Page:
Households in the UK where the woman is the sole earner are significantly poorer than those where the man is the only breadwinner, bucking the trend in western Europe.
The findings disprove the assumption that British women breadwinners are high-earning and empowered, says new research.
Dr Helen Kowalewska, of the University of Southampton, and Dr Agnese Vitali, University of Trento, Italy, analysed survey data on 171,697 people in the United States, Australia, Canada and 17 European countries.
Dr Kowalewska told the British Sociological Association’s annual conference in Glasgow today [Thursday 25 April] that the average (median) disposable income of UK households where the woman was the only earner was $13,983 [US dollars - see Note 1 at end]. Where the man was the sole earner, it was around $17,095.
In Western Europe, the US, Canada and Australia, households with women as the sole breadwinners earned more than those with just the men in employment, with only Germany and Norway as exception.
In southern and eastern Europe, the opposite was true – households with women as the sole breadwinners earned less than those with just the men in employment, with only Slovenia an exception.
“Our findings shed doubt on popular depictions of female breadwinners as high-earning, empowered women – instead they are often lower-educated,” Dr Kowalewska told the conference.
“Rather than reflecting women’s empowerment or greater gender equity, female breadwinners are in this position by default, forced to take up employment when their partner loses his job.
“One reason why the UK bucks the trend for western Europe is that women who are the sole breadwinners work significantly fewer hours, an average of 34 a week, compared with sole men breadwinners who work 43.
“They are also less likely to be in managerial or professional occupations – 29% – compared with 26% for men sole breadwinners.”
By contrast, the researchers found that where the main earner in UK households was the woman and her partner worked part-time, the total disposable income was around $25,968, slightly more than where the man was the main earner and the women worked part-time.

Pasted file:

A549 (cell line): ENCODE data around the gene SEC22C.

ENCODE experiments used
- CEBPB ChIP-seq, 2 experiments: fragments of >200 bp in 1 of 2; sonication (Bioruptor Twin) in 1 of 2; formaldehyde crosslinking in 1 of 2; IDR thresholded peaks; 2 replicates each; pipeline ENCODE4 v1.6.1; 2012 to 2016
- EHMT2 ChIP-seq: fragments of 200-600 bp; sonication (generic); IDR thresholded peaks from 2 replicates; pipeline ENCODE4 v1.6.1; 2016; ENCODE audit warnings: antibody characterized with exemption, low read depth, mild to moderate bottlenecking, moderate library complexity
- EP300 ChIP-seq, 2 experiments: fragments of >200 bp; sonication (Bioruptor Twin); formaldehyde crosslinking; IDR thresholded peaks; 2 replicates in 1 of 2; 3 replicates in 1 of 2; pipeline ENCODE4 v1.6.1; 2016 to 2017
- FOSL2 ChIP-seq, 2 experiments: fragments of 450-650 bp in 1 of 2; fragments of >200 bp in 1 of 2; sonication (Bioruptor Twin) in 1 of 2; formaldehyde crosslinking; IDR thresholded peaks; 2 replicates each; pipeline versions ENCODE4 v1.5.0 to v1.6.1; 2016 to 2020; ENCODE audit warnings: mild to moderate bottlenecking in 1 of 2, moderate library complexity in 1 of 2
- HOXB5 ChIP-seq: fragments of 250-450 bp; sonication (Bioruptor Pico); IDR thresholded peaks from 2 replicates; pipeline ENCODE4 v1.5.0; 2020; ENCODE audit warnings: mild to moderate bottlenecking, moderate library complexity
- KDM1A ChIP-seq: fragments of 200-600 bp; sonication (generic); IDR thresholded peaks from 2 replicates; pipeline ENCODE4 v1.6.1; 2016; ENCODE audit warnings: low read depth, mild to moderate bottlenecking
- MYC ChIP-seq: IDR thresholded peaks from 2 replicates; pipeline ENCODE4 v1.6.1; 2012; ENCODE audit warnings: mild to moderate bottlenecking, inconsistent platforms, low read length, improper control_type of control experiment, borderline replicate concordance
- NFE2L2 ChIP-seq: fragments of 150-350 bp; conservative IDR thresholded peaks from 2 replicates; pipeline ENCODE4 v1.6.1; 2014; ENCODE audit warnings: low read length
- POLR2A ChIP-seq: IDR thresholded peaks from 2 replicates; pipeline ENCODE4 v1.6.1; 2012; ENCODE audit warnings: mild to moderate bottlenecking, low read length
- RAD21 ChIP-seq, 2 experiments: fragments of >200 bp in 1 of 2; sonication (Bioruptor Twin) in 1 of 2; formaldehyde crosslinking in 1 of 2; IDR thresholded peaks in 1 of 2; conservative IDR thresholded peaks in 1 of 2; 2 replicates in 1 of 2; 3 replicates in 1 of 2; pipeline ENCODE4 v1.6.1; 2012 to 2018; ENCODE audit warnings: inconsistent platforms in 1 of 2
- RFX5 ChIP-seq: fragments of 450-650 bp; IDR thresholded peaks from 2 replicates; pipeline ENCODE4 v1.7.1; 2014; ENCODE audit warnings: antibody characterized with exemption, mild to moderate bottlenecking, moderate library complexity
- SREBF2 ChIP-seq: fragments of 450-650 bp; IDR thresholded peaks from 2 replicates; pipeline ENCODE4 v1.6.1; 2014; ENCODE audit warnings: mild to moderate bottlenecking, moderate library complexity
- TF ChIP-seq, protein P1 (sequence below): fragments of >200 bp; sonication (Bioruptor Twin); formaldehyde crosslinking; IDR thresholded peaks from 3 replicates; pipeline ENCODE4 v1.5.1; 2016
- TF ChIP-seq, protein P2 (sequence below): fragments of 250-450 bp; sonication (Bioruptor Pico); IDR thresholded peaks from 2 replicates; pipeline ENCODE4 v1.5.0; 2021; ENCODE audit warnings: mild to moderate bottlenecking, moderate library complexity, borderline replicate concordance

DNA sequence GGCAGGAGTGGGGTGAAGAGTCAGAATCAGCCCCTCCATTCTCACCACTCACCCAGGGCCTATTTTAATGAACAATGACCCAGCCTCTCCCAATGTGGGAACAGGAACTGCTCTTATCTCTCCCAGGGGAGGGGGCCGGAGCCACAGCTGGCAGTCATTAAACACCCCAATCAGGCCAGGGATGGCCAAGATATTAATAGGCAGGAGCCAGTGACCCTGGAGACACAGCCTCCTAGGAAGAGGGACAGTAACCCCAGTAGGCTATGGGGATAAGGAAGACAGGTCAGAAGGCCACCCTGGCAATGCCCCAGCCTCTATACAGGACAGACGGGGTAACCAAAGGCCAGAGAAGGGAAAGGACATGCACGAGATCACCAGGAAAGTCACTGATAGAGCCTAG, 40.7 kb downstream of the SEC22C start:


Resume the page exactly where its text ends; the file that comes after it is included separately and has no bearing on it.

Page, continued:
Households where both partners worked were the best off, with a disposable income – defined as the total income after tax – of around $32,505.
- The research is part of an Economic and Social Research Council-funded Future Research Leaders project, N. ES/N00082X/1 ‘Female-Breadwinner Families in Europe’. See: www.cpc.ac.uk/projects/57/Female_Breadwinner_Families_in_Europe#overview
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1. Because this was a multi-country study, they chose to express all currencies in 2016 US dollars, using the Purchasing Power Parity system and a deflator from the World Bank. The researchers drew on data from the Luxembourg Income Study on 20 countries with at least one available wave of data in the 2010s, using the most recent wave of data for each country. Their sample was restricted to households containing two heterosexual cohabiting spouses or partners aged 18-65, where both members of the couple were (potentially) economically active. Couples in which either partner was in education, disabled, or retired were excluded. Couple-households in which both partners were unemployed or inactive were also excluded, as were couples living solely on capital income and couples living with other adults who were not their children. The countries were: Australia, Canada, United Kingdom, United States,
Austria, Germany, Luxembourg, Netherlands, Switzerland, Czech Republic,
Estonia, Poland, Slovakia, Slovenia, Italy, Greece, Spain, Denmark, Finland, Norway.
2. The British Sociological Association’s annual conference takes place at Glasgow Caledonian University from 24–26 April 2019. Over 600 research presentations are given. The British Sociological Association’s charitable aim is to promote sociology. The BSA is a company limited by guarantee, registered in England and Wales. Company Number: 3890729. Registered Charity Number 1080235 www.britsoc.co.uk